Crossing the fence to greener pastures at College Royal 2012
Stephanie Rogers - October 25, 2012
It’s a celebration of the long-standing tradition of agricultural showmanship – and the unique character of Dal’s Agricultural Campus.
The theme of the 2012 College Royal competition, a beloved yearly event in Truro/Bible Hill, was “Crossing the Fence to Greener Pastures.” Demonstrations include livestock handling skills, knowledge of agricultural plants and the ever popular Farmers' Olympics, which are a myriad of events relating to "Good Ol' Life on the Farm” – think hay bale rolling, feed sack racing and of course the famous milk chug.
The event is a testament to generations of students dedicated to maintaining the culture of animal-husbandry and health, while continuing to improve public awareness of agricultural issues.
“I want to support our students in what I know firsthand is a very challenging endeavor,” said Dean and Campus Principal Harold Cook. “I was president of College Royal back in my day in 1966 and it was a leadership experience that set me on the path to where I am today.” He added that, “Show day is definitely the heart of the event and is a tradition for our students that is likely as old as the campus itself.”
Showcasing farming skills
Nearly 150 students participated in the livestock show on Friday afternoon – the highlight of the Royal – in showmanship classes such as Novice and Experienced Dairy, Novice and Experienced Sheep and Open Poultry. Twelve faculty and staff also participated in the same classes in their own category.
“College Royal celebrates the agricultural tradition of the campus and allows our students from farming families to demonstrate their expertise as well as provide an opportunity for our students who are not familiar with farms to learn new skills,” said Assistant Dean Students Keltie Jones.
“I participate in the staff and faculty class because it helps connect me to the students, giving them an opportunity to see me in a different context. The event provides a wonderful opportunity for all faculty and staff to engage with our students outside of our formal roles.”
Crossing the fence from Dal’s Halifax campuses to participate in the faculty and staff competition were Pam Williams and Meri-Kim Oliver, both with agricultural backgrounds. Oliver, assistant vice-president of student academic success services, grew up on a farm. Williams, director of Dal’s International Centre, is an “aggie” herself from Guelph. Bill Hart from Student Services also participated.
Meri-Kim Oliver prepares for competition.
"I find that each time I am on the Truro campus I develop a deeper appreciation of the campus itself and this is an opportunity to see first-hand one of the activities that gives the campus its energy and welcoming feel,” explained Oliver. “I also confess to a bit of nostalgia as a farm girl who has been away from the farm for too long. I welcome the opportunity to be reminded why this is such an important part of our Canadian and human culture.”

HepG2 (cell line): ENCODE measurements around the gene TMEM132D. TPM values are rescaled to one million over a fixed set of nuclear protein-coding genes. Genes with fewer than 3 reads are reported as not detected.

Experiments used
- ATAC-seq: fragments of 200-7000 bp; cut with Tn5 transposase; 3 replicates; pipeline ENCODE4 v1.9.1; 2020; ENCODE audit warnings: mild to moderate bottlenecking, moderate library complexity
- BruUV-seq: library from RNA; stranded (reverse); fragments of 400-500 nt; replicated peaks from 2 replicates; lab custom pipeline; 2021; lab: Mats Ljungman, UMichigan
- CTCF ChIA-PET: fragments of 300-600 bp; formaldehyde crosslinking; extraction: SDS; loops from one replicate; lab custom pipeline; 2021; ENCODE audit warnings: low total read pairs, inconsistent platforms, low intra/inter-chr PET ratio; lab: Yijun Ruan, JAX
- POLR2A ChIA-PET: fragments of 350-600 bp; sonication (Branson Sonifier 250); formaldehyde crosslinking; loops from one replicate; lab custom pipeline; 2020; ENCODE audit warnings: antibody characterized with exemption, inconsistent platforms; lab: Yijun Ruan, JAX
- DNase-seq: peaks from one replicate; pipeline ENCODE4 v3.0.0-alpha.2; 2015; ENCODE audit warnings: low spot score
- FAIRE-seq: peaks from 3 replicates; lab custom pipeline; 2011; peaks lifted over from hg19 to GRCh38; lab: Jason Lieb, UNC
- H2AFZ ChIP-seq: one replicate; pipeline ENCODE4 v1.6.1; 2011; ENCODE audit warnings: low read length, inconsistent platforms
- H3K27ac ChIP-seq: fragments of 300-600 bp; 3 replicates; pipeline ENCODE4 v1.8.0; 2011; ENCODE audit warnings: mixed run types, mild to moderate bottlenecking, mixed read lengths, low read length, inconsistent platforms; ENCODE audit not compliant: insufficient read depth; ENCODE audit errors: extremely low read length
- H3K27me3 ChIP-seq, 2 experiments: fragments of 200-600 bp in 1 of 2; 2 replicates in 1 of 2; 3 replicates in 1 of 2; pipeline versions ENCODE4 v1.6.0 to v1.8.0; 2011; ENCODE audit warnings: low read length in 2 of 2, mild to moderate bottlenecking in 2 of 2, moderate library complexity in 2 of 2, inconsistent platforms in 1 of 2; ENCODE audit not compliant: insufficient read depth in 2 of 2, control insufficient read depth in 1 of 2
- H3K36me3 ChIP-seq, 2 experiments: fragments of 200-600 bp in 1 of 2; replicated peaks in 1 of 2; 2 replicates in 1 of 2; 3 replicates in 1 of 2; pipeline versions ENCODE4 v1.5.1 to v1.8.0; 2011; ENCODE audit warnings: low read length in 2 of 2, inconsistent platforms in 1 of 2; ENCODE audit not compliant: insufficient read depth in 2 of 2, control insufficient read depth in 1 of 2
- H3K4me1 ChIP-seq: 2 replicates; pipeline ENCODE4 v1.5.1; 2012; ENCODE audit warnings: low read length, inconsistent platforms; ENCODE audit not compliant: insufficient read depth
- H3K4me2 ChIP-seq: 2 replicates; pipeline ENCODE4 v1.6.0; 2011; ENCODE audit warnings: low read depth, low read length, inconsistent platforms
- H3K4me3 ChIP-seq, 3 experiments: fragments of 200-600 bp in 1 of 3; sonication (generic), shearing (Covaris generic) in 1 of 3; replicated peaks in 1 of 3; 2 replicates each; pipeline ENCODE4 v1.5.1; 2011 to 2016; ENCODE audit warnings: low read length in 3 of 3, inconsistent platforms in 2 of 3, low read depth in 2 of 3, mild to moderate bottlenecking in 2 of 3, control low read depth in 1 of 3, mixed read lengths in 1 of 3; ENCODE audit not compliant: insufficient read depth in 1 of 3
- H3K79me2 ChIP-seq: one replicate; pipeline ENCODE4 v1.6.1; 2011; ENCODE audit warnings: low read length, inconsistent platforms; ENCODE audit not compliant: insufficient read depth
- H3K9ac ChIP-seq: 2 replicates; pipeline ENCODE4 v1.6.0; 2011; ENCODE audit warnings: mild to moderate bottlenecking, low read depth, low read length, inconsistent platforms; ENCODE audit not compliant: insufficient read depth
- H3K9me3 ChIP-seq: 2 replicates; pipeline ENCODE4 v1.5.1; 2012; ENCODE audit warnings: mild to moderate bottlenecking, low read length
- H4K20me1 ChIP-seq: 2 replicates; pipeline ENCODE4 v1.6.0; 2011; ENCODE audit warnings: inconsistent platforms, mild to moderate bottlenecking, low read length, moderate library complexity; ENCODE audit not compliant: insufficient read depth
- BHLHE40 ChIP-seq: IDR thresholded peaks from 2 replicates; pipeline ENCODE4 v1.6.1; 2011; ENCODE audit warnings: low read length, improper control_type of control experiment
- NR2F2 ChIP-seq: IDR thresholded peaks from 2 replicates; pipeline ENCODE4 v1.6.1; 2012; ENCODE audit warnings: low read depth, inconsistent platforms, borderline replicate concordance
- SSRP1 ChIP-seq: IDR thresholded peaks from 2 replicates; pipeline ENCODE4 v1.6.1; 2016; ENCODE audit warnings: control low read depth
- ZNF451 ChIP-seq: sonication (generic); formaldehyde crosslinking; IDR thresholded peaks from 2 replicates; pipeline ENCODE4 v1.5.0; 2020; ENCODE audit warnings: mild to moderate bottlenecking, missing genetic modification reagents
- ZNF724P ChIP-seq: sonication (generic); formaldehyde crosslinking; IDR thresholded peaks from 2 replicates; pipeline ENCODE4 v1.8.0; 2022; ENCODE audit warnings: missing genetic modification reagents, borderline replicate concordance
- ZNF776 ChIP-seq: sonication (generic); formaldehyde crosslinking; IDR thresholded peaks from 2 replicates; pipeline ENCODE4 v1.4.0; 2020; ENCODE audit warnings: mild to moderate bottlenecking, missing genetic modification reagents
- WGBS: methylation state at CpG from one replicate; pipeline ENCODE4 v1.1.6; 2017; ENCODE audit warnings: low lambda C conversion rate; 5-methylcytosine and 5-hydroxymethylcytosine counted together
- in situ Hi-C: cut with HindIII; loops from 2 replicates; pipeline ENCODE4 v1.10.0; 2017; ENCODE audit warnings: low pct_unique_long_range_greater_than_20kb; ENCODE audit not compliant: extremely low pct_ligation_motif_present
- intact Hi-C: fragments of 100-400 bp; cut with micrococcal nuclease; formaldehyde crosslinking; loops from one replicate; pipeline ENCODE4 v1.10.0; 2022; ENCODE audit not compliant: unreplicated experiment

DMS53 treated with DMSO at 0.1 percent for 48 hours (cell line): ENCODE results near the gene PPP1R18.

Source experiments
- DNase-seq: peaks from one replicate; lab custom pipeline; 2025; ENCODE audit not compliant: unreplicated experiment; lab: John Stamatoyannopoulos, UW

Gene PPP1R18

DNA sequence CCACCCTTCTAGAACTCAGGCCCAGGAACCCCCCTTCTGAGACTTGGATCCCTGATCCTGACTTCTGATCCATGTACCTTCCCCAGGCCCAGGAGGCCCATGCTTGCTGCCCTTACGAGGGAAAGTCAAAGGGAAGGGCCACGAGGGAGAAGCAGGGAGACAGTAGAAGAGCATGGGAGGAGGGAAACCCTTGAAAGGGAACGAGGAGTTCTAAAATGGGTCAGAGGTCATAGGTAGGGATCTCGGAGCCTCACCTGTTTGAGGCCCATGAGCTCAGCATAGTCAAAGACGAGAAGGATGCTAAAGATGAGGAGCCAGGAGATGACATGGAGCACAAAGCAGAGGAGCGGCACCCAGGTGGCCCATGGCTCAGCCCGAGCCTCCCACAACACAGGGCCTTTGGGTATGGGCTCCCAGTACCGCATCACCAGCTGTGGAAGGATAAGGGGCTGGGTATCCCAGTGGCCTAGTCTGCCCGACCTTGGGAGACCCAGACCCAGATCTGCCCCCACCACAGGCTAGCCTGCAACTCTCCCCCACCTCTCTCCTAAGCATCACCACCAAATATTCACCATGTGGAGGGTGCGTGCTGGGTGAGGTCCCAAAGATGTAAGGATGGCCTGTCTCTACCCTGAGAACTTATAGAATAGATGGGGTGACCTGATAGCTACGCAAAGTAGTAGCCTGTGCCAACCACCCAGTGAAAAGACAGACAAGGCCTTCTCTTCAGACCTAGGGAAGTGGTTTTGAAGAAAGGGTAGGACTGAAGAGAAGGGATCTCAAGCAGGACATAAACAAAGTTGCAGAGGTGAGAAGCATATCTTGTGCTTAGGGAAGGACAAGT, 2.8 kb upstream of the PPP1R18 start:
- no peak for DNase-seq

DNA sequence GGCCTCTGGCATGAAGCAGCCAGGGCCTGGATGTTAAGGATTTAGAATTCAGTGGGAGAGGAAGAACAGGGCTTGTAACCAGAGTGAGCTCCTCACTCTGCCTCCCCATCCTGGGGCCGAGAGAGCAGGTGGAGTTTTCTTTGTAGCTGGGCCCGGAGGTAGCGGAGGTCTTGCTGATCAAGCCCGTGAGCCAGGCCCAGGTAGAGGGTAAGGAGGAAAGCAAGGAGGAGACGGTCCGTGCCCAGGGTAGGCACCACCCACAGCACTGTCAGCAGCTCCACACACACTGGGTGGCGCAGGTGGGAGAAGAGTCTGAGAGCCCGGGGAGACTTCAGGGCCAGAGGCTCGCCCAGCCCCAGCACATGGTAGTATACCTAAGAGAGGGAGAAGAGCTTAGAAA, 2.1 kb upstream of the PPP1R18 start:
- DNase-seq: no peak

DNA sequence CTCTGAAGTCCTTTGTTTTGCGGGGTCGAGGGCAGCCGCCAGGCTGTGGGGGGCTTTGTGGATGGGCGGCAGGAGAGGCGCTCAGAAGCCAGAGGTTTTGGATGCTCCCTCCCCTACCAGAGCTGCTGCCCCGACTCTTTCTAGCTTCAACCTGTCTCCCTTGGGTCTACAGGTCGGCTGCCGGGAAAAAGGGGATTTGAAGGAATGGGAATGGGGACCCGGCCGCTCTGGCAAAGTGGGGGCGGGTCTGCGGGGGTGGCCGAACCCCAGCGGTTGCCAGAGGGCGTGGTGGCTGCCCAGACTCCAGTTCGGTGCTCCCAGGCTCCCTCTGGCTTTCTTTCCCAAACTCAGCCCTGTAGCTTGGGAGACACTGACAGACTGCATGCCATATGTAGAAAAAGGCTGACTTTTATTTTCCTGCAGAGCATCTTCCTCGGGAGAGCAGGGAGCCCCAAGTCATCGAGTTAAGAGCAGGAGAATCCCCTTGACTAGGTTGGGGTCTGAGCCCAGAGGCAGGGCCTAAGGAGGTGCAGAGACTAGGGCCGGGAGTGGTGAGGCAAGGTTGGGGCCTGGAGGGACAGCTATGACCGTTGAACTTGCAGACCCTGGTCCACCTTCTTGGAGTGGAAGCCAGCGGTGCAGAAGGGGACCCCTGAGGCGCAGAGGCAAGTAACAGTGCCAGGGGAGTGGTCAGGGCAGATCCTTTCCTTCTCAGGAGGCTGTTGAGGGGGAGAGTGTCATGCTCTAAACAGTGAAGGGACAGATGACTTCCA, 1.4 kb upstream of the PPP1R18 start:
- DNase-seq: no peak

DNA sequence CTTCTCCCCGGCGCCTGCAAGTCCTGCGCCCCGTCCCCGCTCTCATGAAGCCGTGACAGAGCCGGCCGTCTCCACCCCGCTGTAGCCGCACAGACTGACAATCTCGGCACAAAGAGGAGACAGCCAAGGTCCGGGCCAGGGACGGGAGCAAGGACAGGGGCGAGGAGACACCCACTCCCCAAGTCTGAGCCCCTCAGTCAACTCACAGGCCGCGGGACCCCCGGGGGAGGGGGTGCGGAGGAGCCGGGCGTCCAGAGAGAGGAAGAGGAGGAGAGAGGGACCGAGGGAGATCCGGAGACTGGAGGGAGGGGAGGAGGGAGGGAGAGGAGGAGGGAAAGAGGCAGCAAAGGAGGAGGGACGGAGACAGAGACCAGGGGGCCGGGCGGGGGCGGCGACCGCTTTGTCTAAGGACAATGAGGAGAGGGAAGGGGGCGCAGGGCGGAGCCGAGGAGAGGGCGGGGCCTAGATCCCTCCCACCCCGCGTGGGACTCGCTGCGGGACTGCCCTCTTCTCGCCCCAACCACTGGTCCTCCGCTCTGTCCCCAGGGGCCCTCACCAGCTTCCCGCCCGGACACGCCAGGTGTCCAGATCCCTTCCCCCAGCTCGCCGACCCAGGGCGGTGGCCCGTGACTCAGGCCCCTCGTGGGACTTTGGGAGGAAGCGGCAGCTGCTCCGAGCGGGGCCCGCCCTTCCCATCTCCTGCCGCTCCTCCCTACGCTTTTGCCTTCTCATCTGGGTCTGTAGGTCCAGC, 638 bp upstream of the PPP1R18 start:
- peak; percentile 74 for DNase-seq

“I'm an aggie and any time I get the chance to get into a barn, muck out a stall or get close to farm animals I grab it,” added Williams. “I also felt it was important to show support from the Halifax campus for an event that is a long standing tradition at many agricultural campuses. As a result of the recent merger Dalhousie is very fortunate to have inherited such a rich tradition – one that is worth celebrating. It's a time for students, faculty and staff to showcase what they're all about, demonstrate pride in what they do and have some fun.”
Student leadership on display
College Royal doesn’t only involve students – the competition is actually student-organized.
“College Royal is a chance for everyone to come out, have some fun and try something new,” explained Heather Creamer, a former College Royal Overall Showman Champion, who served as co-chair for the event along with Leigh Sandwith.
“It’s a perfect opportunity to do some large animal handling and get some great experience. As a participant, it’s so much fun - everyone gets a good laugh because someone always ends up with a stubborn heifer that just won't move or drags you around the yard. Overall it’s an amazing experience and one I think everyone should try at least once.”
Matt MacMinn, first-year animal science student with Ramberghini, waiting for their turn in the Novice Sheep class.
Judges look for the best showman in each class. The individual who best presents his or her animal, has the most control and appears the most comfortable wins the class.
Also during the Royal, a team of 11 students from the Judging Club Team held an in-house judging competition and fundraiser to prepare for the Canadian Intercollegiate Judging Competition in March at the University of Guelph. The fundraiser? Cow Patty Bingo of course!
College Royal results
Champion dairy showman: Sarah MacDonnell
Champion Reserve dairy showman: Pascale MacLeod
Champion sheep showman: Vicki MacKintosh
Champion Reserve sheep showman: Margaret Sutherland
Champion poultry: Kate Dufresne
Champion Reserve poultry: Kayla Graham
Overall Champion showman: Kayla Graham
Overall Reserve Champion: Sarah MacDonnell
Faculty and Staff Results
Faculty winner was Marla McKay and second was Sarah Gatti-Yorke